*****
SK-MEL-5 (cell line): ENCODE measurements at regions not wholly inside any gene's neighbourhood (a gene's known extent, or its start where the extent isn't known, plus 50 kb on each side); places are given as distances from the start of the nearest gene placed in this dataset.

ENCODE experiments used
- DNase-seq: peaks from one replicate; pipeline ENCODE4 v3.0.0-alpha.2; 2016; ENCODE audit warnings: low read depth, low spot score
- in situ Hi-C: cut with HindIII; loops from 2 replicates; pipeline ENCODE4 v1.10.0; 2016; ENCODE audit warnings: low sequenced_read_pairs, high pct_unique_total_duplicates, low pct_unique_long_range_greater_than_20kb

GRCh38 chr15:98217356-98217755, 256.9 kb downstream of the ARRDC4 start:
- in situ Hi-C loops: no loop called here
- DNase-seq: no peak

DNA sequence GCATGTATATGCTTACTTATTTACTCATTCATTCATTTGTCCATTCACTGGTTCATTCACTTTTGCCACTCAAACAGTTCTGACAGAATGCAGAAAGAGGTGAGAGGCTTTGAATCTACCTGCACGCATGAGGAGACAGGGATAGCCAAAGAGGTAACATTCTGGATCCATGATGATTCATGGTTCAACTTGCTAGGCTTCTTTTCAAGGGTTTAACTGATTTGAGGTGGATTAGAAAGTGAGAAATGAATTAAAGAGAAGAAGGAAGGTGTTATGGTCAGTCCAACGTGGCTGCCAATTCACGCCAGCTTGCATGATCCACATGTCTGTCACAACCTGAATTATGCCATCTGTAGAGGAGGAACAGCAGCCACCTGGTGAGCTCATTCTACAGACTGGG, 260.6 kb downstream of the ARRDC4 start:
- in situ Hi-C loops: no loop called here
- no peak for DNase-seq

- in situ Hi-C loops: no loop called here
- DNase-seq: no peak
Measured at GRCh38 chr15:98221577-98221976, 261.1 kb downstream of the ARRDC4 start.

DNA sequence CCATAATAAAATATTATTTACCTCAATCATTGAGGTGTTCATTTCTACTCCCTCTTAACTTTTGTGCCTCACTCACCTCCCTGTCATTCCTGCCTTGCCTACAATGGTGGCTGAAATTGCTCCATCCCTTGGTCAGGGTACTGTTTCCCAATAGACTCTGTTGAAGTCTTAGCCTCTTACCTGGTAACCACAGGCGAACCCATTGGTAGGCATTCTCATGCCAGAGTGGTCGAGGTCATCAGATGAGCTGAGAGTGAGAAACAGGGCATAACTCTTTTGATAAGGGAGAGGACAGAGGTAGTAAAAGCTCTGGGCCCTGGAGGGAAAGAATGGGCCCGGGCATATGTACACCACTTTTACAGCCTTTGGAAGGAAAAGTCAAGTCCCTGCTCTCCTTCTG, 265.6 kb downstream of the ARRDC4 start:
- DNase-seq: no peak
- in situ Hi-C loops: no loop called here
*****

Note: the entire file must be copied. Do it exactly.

SK-MEL-5 (cell line): ENCODE measurements at regions not wholly inside any gene's neighbourhood (a gene's known extent, or its start where the extent isn't known, plus 50 kb on each side); places are given as distances from the start of the nearest gene placed in this dataset.

ENCODE experiments used
- DNase-seq: peaks from one replicate; pipeline ENCODE4 v3.0.0-alpha.2; 2016; ENCODE audit warnings: low read depth, low spot score
- in situ Hi-C: cut with HindIII; loops from 2 replicates; pipeline ENCODE4 v1.10.0; 2016; ENCODE audit warnings: low sequenced_read_pairs, high pct_unique_total_duplicates, low pct_unique_long_range_greater_than_20kb

GRCh38 chr15:98217356-98217755, 256.9 kb downstream of the ARRDC4 start:
- in situ Hi-C loops: no loop called here
- DNase-seq: no peak

DNA sequence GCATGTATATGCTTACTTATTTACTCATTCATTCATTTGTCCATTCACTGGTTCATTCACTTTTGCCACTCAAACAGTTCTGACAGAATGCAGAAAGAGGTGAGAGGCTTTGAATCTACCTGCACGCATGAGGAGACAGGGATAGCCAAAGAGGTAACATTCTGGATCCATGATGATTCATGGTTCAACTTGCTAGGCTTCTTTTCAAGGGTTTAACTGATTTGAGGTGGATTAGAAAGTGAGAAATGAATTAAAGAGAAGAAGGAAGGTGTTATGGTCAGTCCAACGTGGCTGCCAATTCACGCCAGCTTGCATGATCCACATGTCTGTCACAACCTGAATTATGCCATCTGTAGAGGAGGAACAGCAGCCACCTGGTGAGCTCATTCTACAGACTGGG, 260.6 kb downstream of the ARRDC4 start:
- in situ Hi-C loops: no loop called here
- no peak for DNase-seq

- in situ Hi-C loops: no loop called here
- DNase-seq: no peak
Measured at GRCh38 chr15:98221577-98221976, 261.1 kb downstream of the ARRDC4 start.

DNA sequence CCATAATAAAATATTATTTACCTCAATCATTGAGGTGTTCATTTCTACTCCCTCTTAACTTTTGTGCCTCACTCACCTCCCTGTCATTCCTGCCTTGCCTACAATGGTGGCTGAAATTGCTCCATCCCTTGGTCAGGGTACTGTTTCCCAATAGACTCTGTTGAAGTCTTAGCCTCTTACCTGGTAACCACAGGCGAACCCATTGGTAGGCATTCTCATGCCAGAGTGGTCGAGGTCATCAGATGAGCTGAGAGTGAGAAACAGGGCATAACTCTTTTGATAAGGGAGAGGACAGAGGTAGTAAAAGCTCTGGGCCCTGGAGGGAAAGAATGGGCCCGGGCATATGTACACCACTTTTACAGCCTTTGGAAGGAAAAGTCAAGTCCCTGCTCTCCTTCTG, 265.6 kb downstream of the ARRDC4 start:
- DNase-seq: no peak
- in situ Hi-C loops: no loop called here